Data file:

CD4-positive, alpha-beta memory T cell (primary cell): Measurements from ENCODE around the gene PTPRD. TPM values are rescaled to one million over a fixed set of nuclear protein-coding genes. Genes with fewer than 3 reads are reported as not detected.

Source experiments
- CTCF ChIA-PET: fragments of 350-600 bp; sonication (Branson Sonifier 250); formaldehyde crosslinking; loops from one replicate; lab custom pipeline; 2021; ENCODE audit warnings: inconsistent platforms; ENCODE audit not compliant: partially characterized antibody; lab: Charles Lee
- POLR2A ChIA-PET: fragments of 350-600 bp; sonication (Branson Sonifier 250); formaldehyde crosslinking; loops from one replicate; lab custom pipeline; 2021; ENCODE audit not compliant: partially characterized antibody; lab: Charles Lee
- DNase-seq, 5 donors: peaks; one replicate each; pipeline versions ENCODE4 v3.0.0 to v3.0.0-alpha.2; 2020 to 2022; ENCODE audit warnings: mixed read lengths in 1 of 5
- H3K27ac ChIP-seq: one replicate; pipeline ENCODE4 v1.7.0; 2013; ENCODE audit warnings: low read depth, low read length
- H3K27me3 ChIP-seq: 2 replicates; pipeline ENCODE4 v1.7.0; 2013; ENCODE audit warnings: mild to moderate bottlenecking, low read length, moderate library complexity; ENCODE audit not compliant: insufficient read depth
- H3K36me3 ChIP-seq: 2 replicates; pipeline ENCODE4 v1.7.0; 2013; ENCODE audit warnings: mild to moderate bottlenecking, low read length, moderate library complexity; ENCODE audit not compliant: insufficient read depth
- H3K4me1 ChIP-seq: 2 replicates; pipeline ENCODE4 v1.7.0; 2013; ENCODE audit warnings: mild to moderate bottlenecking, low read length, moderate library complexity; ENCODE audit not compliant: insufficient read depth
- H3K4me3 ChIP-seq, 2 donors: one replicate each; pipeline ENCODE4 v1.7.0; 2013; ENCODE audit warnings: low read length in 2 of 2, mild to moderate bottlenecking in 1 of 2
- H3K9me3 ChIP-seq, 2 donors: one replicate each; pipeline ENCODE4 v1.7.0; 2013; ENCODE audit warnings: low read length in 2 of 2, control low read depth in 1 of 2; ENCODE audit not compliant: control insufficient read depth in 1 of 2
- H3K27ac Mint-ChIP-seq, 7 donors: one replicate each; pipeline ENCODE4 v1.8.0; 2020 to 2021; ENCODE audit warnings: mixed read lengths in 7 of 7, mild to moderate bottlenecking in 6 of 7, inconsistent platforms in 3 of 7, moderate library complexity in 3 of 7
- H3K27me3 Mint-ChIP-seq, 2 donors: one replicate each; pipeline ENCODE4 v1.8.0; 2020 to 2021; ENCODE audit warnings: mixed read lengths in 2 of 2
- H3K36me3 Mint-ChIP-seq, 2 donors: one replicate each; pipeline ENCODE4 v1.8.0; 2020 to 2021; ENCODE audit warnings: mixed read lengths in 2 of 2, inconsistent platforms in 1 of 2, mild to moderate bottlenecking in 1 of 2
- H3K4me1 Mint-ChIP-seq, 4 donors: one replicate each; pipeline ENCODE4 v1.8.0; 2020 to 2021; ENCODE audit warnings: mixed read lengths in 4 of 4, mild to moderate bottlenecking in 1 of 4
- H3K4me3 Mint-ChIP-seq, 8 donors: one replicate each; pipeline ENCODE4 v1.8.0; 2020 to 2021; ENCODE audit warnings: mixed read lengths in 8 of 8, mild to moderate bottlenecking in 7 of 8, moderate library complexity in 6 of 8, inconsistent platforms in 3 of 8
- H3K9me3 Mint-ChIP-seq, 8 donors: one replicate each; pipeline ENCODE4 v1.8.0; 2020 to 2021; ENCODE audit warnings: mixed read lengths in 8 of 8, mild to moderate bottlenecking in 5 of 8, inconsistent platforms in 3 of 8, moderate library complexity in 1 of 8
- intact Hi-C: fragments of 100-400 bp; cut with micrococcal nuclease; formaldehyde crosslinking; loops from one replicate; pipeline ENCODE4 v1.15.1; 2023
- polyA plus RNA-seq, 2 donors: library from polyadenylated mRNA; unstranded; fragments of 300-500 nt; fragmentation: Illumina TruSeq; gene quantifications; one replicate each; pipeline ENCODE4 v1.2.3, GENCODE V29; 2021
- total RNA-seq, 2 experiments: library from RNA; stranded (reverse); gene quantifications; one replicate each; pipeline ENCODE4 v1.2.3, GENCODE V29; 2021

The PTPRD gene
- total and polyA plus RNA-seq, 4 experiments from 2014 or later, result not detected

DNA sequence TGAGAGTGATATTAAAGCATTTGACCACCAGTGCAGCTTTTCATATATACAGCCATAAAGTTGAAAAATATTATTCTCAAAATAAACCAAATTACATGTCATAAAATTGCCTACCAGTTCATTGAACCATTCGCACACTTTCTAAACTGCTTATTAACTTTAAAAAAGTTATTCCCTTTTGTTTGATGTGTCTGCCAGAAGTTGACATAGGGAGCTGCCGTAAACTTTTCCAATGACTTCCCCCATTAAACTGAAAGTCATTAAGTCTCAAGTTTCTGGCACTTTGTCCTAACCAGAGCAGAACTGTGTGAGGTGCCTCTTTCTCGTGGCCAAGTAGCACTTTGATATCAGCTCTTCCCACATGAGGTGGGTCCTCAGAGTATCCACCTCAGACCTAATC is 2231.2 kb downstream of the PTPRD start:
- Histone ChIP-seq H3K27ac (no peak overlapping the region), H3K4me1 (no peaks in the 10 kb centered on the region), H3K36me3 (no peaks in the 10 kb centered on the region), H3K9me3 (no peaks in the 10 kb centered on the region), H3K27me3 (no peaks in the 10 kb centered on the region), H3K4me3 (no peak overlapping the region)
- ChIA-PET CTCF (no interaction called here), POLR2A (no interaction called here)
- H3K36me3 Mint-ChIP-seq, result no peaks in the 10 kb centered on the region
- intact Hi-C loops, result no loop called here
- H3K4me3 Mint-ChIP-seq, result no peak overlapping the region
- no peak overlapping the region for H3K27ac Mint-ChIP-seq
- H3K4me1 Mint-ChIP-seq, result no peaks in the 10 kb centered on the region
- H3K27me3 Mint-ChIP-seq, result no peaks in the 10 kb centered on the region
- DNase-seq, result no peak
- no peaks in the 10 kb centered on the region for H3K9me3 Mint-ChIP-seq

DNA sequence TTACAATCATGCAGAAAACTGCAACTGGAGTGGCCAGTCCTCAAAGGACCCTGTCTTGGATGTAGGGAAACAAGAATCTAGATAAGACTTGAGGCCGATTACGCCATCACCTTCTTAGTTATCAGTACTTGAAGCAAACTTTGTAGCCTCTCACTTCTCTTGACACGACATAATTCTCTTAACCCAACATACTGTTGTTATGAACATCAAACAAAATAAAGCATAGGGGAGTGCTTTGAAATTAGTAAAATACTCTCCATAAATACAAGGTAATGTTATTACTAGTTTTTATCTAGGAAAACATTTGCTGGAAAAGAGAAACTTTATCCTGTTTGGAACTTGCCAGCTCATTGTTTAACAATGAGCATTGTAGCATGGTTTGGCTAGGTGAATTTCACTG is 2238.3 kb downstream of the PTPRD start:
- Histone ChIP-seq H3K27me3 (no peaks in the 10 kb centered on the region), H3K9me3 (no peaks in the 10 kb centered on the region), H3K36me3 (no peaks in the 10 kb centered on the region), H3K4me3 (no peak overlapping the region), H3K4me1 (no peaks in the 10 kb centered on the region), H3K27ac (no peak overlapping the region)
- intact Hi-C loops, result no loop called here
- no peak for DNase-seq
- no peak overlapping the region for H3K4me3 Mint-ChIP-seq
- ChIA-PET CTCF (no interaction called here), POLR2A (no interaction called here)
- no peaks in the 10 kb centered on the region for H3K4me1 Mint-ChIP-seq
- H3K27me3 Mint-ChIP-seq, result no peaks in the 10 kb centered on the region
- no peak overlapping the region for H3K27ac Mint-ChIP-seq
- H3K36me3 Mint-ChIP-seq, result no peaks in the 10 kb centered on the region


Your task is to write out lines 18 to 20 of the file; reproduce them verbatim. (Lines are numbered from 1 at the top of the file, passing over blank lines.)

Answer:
- intact Hi-C: fragments of 100-400 bp; cut with micrococcal nuclease; formaldehyde crosslinking; loops from one replicate; pipeline ENCODE4 v1.15.1; 2023
- polyA plus RNA-seq, 2 donors: library from polyadenylated mRNA; unstranded; fragments of 300-500 nt; fragmentation: Illumina TruSeq; gene quantifications; one replicate each; pipeline ENCODE4 v1.2.3, GENCODE V29; 2021
- total RNA-seq, 2 experiments: library from RNA; stranded (reverse); gene quantifications; one replicate each; pipeline ENCODE4 v1.2.3, GENCODE V29; 2021